Crescent City Farmer’s Market

Ponchatoula Strawberries, blood red straight to the center, and sweet as can be, probably the best strawberries I can remember.


Nola Bean! was there with a menu of dishes created from some of the local ingredients.

After getting a look at those delicious strawberries, I couldn’t pass up a chance at the Ponchatoula Strawberry Shortcake on a Satsuma drop biscuit with Vanilla Bean whipped cream. Wow, I can still taste it. It tasted even better than it sounds, pure heaven.

Fresh fish and shrimp.


Local smoked meats, sausages, tasso.


Fresh flowers, herbs, plants, and trees.


Louisiana citrus, Satsumas, kumquats, navel oranges.

Louisiana Tomatoes and Cucumbers.

The Crescent City Farmers Market is open on Tuesday in Uptown New Orleans from 9 am to 1 pm River Road at Uptown Square. Directions

The Saturday market is located in Downtown New Orleans from 8 am to 12 noon on the corner of Magazine and Girod Street. Directions

Be sure and check out my ever growing Index of Creole & Cajun Recipes which links to all of the recipes featured on this site!

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Who’s Your Mama, Are You Catholic, and Can You Make A Roux by Marcelle Bienvenu

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I’m a collector of Creole & Cajun cookbooks, and I’ve been looking for a resonably priced copy of Marcelle Bienvenu’s
Who’s Your Mama, Are You Catholic, and Can You Make A Roux?
for sometime. There are some used copies out there, but good lord, they’re going for a pretty penny.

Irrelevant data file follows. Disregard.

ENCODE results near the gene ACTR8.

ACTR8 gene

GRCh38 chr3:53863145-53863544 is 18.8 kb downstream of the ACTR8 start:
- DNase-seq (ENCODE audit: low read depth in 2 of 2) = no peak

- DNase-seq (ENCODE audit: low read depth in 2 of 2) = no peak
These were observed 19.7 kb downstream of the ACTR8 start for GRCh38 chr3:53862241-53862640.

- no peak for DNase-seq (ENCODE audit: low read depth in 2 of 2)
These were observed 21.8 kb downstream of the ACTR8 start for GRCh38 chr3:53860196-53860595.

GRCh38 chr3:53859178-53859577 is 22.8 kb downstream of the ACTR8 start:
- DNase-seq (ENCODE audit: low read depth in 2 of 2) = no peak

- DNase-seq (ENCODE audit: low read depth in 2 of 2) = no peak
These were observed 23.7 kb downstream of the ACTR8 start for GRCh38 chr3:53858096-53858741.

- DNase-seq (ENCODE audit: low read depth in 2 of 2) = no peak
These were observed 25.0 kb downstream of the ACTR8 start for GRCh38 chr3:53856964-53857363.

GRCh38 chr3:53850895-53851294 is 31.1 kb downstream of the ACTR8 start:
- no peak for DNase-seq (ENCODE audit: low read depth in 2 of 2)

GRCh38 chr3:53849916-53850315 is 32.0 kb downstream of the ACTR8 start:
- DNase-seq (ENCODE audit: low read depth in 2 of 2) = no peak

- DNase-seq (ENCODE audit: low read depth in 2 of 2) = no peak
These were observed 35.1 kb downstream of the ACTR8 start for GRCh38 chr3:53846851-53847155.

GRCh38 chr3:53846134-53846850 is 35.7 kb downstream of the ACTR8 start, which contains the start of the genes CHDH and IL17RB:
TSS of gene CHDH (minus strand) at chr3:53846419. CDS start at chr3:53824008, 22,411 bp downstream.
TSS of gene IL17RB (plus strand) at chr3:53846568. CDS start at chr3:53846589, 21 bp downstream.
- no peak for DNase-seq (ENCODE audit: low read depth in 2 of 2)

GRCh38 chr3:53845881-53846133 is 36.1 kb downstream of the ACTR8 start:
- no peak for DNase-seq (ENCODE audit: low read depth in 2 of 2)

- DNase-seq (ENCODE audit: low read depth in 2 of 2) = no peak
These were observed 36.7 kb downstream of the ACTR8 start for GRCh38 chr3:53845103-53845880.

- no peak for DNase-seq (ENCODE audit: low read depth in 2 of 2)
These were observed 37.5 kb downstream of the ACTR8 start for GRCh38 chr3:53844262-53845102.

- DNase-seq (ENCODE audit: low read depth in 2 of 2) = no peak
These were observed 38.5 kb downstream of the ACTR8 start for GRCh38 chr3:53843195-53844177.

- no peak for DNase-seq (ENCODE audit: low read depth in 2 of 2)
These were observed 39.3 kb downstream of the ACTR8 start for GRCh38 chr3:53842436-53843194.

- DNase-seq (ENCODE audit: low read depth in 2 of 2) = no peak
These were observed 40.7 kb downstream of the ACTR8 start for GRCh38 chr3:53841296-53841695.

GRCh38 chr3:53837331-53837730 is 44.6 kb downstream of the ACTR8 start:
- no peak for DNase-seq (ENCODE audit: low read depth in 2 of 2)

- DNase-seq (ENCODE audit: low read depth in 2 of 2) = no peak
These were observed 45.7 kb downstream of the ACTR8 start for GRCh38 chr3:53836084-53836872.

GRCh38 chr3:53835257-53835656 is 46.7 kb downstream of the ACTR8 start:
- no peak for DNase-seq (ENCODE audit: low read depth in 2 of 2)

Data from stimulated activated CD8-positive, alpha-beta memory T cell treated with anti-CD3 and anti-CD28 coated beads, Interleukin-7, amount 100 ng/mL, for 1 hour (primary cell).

Good news! The book is back in print by Acadian House, repackaged into a nice hardcover, with all of the great photographs, recipes and memoirs contained in the original 1991 version, and going for $22.95.

I’m a person who wants more than just recipes when I buy a cookbook. Anyone can throw together some recipes in a book. I like some background, some history, in my cookbooks. I want to be taken away. Marcelle Bienvenu’s book doesn’t just give recipes, it tells a story, broken down into seasons, and the recipes, like the photographs, seem to capture a moment in time, which contributes to the story. Not to say that her recipes aren’t wonderful as well, because they are, I just appreciate the story behind them as much as the recipes. I really love the story of her first experience as a child, eating Soft-Shell crabs at a waterfront restaurant with her father. Being a new father, those kind of stories really put a smile on my face, and make me dream about sharing these kinds of moments with my little Anna. Good books evoke these kinds of emotions.

When I was reading this book last night, I experienced South Louisiana, and felt like part of the family. That is what good books do, and that is why this book is still in demand.

Marcelle Bienvenu is also the author of Stir the Pot: The History of Cajun Cuisine, and Cajun Cooking For Beginners, as well as co-authoring 4 of Emeril Lagasse’s books, including the best one, in my humble opinion: Louisiana Real & Rustic.
In addition, she also put together the Picayune’s Creole Cookbook (which I’ve referenced so many times on this site) and provided the side notes, which keep all of the fun historical recipe measurements and techniques in focus for the modern cook. Here is a link to her column at the Times-Picayune!

She also contributed to another of my absolute favorites, the Time-Life book American Cooking: Creole and Acadian which is out of print, and one of the best used books you can buy on Louisiana cooking.

…Needless to say, I’m a fan of her work, especially my new purchase. Highly recommended!